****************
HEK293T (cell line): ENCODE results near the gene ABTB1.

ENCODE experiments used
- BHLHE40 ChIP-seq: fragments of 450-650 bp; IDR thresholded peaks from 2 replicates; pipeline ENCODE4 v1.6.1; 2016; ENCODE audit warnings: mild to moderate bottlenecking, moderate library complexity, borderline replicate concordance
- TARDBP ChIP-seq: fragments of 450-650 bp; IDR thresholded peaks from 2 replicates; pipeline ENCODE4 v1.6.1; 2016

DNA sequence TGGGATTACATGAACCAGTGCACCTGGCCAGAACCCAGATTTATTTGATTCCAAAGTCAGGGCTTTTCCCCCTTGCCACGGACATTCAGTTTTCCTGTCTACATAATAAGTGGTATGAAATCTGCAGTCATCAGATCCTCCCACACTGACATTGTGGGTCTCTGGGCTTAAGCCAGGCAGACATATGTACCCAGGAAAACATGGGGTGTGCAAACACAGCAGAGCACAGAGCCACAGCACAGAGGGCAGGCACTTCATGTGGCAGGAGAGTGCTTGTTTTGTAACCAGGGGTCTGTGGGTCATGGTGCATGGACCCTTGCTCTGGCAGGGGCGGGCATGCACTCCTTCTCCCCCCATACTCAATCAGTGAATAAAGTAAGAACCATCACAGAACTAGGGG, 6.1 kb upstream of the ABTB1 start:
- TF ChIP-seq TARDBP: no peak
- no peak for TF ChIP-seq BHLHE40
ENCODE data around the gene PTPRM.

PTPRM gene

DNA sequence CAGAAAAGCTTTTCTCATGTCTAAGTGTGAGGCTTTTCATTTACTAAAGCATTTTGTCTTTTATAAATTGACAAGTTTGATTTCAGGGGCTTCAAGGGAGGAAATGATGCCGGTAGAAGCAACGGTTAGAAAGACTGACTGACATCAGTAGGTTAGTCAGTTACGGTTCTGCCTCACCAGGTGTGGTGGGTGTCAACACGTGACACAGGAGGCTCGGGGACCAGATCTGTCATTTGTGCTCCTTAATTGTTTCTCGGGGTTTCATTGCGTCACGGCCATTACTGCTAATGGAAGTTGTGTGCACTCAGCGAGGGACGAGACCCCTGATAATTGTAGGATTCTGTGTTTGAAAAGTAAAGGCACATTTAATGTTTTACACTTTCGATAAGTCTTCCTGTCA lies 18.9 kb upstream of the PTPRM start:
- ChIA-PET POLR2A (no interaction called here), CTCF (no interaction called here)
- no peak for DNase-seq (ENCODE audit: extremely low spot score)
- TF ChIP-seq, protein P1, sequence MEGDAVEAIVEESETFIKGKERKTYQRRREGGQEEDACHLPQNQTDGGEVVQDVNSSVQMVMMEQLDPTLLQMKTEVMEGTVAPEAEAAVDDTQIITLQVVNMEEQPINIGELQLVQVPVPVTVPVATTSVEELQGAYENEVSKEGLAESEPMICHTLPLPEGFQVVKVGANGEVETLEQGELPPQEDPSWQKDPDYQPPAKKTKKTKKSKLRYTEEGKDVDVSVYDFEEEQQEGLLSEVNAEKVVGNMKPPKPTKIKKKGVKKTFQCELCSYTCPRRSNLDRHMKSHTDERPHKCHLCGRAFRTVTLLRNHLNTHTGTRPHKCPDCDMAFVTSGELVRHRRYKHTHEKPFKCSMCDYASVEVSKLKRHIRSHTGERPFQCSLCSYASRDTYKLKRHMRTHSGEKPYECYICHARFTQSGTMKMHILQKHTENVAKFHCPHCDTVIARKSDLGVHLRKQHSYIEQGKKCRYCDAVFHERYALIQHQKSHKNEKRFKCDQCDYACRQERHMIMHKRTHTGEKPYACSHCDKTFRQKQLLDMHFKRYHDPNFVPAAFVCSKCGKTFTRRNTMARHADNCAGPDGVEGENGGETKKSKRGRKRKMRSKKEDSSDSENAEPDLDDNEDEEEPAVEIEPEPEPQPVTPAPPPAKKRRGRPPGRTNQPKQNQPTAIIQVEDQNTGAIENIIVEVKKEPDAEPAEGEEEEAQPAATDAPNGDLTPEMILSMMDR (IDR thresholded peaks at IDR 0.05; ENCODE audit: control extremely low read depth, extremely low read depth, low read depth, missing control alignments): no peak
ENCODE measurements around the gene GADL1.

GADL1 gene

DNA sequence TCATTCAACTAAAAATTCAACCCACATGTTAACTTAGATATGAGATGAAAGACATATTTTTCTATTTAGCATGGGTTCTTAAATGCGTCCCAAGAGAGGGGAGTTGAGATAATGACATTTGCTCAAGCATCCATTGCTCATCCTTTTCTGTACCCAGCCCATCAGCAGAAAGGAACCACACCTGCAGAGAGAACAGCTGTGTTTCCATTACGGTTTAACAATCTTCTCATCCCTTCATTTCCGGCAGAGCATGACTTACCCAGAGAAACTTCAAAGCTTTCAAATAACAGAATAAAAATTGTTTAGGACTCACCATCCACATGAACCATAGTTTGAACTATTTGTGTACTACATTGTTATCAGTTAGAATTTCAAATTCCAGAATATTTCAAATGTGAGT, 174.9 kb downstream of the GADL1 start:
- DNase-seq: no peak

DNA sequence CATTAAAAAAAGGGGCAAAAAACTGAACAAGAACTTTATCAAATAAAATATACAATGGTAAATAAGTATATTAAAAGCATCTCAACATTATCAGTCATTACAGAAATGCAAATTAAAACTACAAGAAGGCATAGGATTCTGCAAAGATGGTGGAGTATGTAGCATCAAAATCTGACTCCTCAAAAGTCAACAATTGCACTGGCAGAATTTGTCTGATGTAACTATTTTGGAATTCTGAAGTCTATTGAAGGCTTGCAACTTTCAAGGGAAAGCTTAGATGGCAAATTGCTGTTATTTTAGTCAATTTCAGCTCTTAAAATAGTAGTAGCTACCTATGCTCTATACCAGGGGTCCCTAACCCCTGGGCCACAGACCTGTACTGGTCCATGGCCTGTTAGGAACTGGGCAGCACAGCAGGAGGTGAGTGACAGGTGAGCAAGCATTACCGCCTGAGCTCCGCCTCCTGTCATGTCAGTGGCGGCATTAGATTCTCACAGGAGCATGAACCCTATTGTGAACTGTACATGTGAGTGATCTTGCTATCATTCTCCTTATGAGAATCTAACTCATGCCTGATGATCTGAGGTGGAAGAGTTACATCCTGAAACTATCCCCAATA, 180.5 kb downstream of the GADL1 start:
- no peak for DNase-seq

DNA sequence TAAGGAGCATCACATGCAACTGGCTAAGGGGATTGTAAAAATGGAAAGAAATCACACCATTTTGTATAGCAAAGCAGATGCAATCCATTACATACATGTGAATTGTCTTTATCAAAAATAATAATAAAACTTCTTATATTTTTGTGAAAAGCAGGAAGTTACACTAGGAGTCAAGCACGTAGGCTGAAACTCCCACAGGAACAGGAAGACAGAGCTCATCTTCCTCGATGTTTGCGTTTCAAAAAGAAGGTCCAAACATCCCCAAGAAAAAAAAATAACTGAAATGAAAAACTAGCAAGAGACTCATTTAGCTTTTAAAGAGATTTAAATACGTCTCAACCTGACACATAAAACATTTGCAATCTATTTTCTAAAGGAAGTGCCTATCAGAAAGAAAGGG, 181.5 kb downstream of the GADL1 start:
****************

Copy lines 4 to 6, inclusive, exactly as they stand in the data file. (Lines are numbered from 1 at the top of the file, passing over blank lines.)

- TARDBP ChIP-seq: fragments of 450-650 bp; IDR thresholded peaks from 2 replicates; pipeline ENCODE4 v1.6.1; 2016

DNA sequence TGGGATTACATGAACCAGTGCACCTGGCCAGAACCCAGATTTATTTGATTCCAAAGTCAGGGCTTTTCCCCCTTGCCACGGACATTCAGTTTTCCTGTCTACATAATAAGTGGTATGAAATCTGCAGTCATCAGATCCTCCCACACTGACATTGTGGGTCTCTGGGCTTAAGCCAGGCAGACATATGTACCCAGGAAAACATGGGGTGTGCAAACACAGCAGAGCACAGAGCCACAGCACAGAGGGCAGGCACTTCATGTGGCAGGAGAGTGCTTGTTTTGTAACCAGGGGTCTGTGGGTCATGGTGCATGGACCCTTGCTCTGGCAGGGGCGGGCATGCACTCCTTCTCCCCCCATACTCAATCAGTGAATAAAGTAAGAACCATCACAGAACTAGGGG, 6.1 kb upstream of the ABTB1 start:
- TF ChIP-seq TARDBP: no peak